Although I often mention my life in academia, there’s a lot I’ve been leaving out of our discussions here on A Ticket for Two. I’m not a witchy kind of person typically, but I was afraid that if I spoke about things I would jinx myself somehow. Long story short, I’ve been working on an application for a PhD program.
The process has sent me through a whirlwind of emotions that led me to a few conclusions about myself and my life in general. The application was something that I sat on for a bit. I took my time, perhaps too much time, writing my writing sample and personal essay. I was unsure about how honest to be on the personal essay. Should I talk about how burned out I felt in the process of getting my Master’s degree? Should I mention how difficult it was to settle on a topic for my writing sample? Should I talk about how my whole life has been pushing me to create a certain body of work, but suddenly now that I’m teaching abroad in Spain, I’m having all sorts of doubts?
I submitted the essays and then fretted about my recommendations. What will they say? “Kris’tina was a real character in my classes, but she was so lazy. I gave her a journal article about how black youth use the internet and she didn’t even read the whole thing!” (true story, one of my advisors has been trying to steer me in the direction of a PhD since freshman year of my bachelor’s degree, and she would give me academic journal articles all the time for reading material).
All the while, I was spending time in Spain, contemplating if I was ready to come back home. I hadn’t learned as much Spanish as I would have liked, and at that point I was trying to rectify the apathy I thought I felt with the wanderlust my heart was experiencing. I started a few applications for teaching abroad in other countries, but hadn’t completed them because I couldn’t resolve my urge to take five years plus to finish a PhD, as well as spend another year (or two!) abroad.
In the end, my worries were outdone by my work. I got an email saying that I was invited to interview for the PhD program.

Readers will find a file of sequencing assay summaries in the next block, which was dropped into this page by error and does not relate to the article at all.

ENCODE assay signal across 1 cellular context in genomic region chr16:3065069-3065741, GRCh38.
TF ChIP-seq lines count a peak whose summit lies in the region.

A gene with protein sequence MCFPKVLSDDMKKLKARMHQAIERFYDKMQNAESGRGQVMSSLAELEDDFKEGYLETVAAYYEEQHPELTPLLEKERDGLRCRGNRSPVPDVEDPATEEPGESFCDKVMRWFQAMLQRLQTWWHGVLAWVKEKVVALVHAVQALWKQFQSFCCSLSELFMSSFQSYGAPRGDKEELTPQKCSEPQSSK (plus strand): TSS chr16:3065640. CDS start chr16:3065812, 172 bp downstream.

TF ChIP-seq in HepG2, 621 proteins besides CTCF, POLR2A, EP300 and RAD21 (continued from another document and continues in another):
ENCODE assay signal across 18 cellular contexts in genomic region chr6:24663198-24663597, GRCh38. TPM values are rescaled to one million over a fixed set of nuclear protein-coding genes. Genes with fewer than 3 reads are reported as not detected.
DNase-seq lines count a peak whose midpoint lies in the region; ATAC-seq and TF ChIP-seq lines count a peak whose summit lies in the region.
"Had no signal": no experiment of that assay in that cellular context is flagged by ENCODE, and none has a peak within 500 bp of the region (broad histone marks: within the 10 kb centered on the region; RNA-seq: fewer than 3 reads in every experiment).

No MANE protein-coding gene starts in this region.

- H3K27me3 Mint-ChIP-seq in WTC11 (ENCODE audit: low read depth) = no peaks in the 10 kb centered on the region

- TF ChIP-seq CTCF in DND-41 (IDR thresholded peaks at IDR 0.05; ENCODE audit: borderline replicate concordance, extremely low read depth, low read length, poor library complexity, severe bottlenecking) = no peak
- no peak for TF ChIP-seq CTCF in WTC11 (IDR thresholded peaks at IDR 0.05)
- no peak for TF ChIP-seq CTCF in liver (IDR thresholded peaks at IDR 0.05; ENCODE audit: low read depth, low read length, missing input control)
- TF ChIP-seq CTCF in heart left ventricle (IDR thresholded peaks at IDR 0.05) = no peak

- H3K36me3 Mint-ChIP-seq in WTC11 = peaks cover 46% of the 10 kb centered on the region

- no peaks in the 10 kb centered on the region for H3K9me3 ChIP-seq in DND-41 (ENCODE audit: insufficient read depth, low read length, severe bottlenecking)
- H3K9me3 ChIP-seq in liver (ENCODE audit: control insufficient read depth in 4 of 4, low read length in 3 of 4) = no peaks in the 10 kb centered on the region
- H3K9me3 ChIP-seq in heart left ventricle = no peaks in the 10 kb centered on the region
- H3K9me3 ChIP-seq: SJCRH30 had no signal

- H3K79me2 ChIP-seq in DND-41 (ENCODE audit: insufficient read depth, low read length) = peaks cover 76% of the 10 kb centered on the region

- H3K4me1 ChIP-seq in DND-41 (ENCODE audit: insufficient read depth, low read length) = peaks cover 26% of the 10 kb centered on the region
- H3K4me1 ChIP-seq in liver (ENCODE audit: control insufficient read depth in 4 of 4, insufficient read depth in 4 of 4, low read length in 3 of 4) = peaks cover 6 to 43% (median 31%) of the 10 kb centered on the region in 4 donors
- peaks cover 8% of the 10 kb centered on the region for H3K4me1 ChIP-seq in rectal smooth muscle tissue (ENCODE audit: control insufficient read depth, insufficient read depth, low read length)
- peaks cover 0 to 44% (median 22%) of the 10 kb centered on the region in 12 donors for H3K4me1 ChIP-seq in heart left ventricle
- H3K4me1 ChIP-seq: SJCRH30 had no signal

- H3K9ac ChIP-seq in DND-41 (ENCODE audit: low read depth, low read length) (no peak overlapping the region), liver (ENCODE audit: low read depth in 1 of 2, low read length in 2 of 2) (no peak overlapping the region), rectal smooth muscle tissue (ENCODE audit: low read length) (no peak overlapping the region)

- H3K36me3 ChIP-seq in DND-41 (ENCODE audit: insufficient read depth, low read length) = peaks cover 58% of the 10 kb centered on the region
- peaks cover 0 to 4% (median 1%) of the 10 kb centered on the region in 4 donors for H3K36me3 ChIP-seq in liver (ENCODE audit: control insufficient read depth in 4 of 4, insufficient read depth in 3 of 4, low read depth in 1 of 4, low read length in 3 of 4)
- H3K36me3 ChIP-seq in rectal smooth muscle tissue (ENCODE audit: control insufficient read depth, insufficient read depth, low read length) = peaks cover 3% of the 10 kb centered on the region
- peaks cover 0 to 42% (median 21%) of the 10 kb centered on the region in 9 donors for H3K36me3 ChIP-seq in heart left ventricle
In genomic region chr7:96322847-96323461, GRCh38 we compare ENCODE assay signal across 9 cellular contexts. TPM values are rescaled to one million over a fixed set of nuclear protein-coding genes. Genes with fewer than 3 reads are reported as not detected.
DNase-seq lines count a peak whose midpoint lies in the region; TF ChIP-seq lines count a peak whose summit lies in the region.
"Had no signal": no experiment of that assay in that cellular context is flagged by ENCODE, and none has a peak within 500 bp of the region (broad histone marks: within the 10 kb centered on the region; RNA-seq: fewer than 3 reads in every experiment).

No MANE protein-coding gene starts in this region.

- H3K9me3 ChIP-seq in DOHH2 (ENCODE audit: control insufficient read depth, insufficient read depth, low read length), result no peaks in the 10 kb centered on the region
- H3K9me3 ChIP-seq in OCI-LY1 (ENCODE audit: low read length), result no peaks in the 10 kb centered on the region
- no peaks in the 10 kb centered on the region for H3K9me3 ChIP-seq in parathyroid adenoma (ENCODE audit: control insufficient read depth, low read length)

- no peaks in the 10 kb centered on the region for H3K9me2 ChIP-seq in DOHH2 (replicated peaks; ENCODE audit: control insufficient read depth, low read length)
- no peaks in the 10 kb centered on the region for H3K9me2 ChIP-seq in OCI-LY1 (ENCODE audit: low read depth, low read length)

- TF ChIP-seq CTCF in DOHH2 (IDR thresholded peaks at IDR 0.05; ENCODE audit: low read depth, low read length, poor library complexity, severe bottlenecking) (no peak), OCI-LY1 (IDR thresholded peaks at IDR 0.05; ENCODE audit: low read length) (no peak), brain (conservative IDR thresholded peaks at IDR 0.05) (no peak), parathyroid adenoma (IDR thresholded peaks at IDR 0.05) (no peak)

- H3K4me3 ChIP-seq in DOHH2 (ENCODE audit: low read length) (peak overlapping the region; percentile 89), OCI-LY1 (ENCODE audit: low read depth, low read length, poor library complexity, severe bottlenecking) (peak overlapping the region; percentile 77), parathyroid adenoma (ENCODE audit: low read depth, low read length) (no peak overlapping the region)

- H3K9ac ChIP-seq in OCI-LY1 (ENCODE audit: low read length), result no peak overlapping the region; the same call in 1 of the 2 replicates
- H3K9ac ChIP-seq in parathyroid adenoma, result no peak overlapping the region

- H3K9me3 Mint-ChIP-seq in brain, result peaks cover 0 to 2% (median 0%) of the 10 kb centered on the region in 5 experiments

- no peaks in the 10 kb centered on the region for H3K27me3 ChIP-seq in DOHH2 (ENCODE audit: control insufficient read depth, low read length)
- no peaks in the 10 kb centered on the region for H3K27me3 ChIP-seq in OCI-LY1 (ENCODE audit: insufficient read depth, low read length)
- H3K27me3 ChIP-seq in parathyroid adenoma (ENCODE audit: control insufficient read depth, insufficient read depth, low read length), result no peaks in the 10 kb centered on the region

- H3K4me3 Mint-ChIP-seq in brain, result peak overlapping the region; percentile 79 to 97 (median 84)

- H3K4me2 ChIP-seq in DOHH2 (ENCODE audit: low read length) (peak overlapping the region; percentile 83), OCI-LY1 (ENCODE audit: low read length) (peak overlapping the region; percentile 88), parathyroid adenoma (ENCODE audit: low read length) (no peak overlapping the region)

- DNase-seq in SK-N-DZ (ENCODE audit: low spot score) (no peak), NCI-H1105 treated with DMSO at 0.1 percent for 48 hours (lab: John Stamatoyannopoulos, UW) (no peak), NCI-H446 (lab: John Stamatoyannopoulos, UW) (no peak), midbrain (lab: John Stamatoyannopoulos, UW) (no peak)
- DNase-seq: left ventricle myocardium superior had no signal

I spent weeks prepping answers to common questions. I bought a separate notebook for research notes, reading about the faculty and writing down information from their work. Refamiliarizing myself with theories and research in my field. I didn’t want to be interviewing sounding like Jaden and WIllow Smith. I mean, they’re good kids, but sometimes they talk like they’re the first to come up with ideas.
I didn’t want to be interviewing and say, “Yes, I think that society develops through class struggle. There are two main classes of society, one that controls the means of production and the other that has its labor exploited for production.”
“Yes, Karl Marx thought the same thing in the 1840s.”
When it came time for the interview, I sat in my kitchen here in Spain and waited for the Skype call. The moment the clock struck 5, I received the call. I answered and all of the core faculty sat at one end of a boardroom table, and there I was, a camera at the other end. I wasn’t expecting all of them at once, and I giggled the entire interview out of nervousness. I know I accidentally called one of the faculty members Ms. instead of Dr. and I kicked myself for it all week.
The next week, I helped out some students with mock job interviews on language and presentation, and then it hit me that I hadn’t thanked the faculty for giving me the opportunity to interview. I sent them an email during my lunch break that day.
Later, back home and sitting in my bed I saw that the deadline for one of the teaching abroad applications I had was extended. Just as I thought, “This is a sign that I should finish my applicat-” my phone beeped with an email. My letter of acceptance via email for the PhD program.
My parents raised my sister and I so that we would have as many opportunities as possible. As I’ve gotten older, I’ve realized that I have earned and been provided all the choices in the world, and a loving family to fall back on should I stumble. Every now and then when I’m stressed out, I try to take a step back and say,
“These are really, really good problems.”
I’m often paralyzed by too many choices. I’m afraid to commit to anything, because in my head, the wrong decision will follow me for years. What if I stay in Madrid another year, earn native-like Spanish fluency and begin a new life as a high-paid English tutor for the Royal Family’s children? What if I go to South Korea, become a professional chef with the greatest kalguksu made by a foreigner, no, the greatest kalguksu period?
Or what if I go back home to the states and become the academic I was meant to be?
I say all of this to say, I’m feeling extremely fortunate right now to have been awarded the opportunities that I have. I don’t consider myself to be a travel blogger, I’m an academic at heart. So the fact that an institution of higher learning agrees with me and wants to see to it that I continue to develop and grow is… astounding to me. I can’t believe it.
So thanks for listening and… see you around.